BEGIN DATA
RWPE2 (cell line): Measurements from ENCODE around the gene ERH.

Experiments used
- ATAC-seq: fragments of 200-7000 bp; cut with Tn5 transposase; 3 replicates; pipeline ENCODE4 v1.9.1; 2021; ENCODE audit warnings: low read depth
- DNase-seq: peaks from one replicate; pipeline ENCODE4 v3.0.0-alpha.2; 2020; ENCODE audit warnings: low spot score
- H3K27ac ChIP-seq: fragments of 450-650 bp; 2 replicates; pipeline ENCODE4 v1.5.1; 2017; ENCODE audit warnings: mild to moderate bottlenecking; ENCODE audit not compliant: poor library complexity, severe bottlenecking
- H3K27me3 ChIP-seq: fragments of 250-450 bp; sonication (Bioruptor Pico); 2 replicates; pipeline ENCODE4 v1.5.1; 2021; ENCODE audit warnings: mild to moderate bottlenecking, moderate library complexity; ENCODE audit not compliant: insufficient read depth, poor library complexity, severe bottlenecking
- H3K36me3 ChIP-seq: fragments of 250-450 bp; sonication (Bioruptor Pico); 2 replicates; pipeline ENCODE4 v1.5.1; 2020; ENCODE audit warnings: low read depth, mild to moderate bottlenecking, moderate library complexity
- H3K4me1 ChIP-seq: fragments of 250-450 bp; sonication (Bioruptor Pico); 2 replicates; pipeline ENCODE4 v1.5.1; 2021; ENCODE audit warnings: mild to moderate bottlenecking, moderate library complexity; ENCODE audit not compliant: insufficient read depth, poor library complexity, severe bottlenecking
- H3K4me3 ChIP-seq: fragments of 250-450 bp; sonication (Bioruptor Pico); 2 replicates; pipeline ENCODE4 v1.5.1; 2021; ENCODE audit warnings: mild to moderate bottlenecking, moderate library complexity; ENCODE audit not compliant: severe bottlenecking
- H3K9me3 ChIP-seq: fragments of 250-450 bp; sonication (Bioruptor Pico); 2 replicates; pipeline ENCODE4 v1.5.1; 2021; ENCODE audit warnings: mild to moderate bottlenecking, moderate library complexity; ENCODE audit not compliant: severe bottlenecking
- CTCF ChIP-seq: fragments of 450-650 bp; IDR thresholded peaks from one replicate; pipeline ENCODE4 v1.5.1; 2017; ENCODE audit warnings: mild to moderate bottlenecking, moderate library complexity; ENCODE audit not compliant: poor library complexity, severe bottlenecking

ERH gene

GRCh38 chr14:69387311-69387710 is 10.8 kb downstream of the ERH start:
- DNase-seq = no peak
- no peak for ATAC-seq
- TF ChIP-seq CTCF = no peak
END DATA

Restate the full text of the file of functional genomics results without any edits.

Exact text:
RWPE2 (cell line): Measurements from ENCODE around the gene ERH.

Experiments used
- ATAC-seq: fragments of 200-7000 bp; cut with Tn5 transposase; 3 replicates; pipeline ENCODE4 v1.9.1; 2021; ENCODE audit warnings: low read depth
- DNase-seq: peaks from one replicate; pipeline ENCODE4 v3.0.0-alpha.2; 2020; ENCODE audit warnings: low spot score
- H3K27ac ChIP-seq: fragments of 450-650 bp; 2 replicates; pipeline ENCODE4 v1.5.1; 2017; ENCODE audit warnings: mild to moderate bottlenecking; ENCODE audit not compliant: poor library complexity, severe bottlenecking
- H3K27me3 ChIP-seq: fragments of 250-450 bp; sonication (Bioruptor Pico); 2 replicates; pipeline ENCODE4 v1.5.1; 2021; ENCODE audit warnings: mild to moderate bottlenecking, moderate library complexity; ENCODE audit not compliant: insufficient read depth, poor library complexity, severe bottlenecking
- H3K36me3 ChIP-seq: fragments of 250-450 bp; sonication (Bioruptor Pico); 2 replicates; pipeline ENCODE4 v1.5.1; 2020; ENCODE audit warnings: low read depth, mild to moderate bottlenecking, moderate library complexity
- H3K4me1 ChIP-seq: fragments of 250-450 bp; sonication (Bioruptor Pico); 2 replicates; pipeline ENCODE4 v1.5.1; 2021; ENCODE audit warnings: mild to moderate bottlenecking, moderate library complexity; ENCODE audit not compliant: insufficient read depth, poor library complexity, severe bottlenecking
- H3K4me3 ChIP-seq: fragments of 250-450 bp; sonication (Bioruptor Pico); 2 replicates; pipeline ENCODE4 v1.5.1; 2021; ENCODE audit warnings: mild to moderate bottlenecking, moderate library complexity; ENCODE audit not compliant: severe bottlenecking
- H3K9me3 ChIP-seq: fragments of 250-450 bp; sonication (Bioruptor Pico); 2 replicates; pipeline ENCODE4 v1.5.1; 2021; ENCODE audit warnings: mild to moderate bottlenecking, moderate library complexity; ENCODE audit not compliant: severe bottlenecking
- CTCF ChIP-seq: fragments of 450-650 bp; IDR thresholded peaks from one replicate; pipeline ENCODE4 v1.5.1; 2017; ENCODE audit warnings: mild to moderate bottlenecking, moderate library complexity; ENCODE audit not compliant: poor library complexity, severe bottlenecking

ERH gene

GRCh38 chr14:69387311-69387710 is 10.8 kb downstream of the ERH start:
- DNase-seq = no peak
- no peak for ATAC-seq
- TF ChIP-seq CTCF = no peak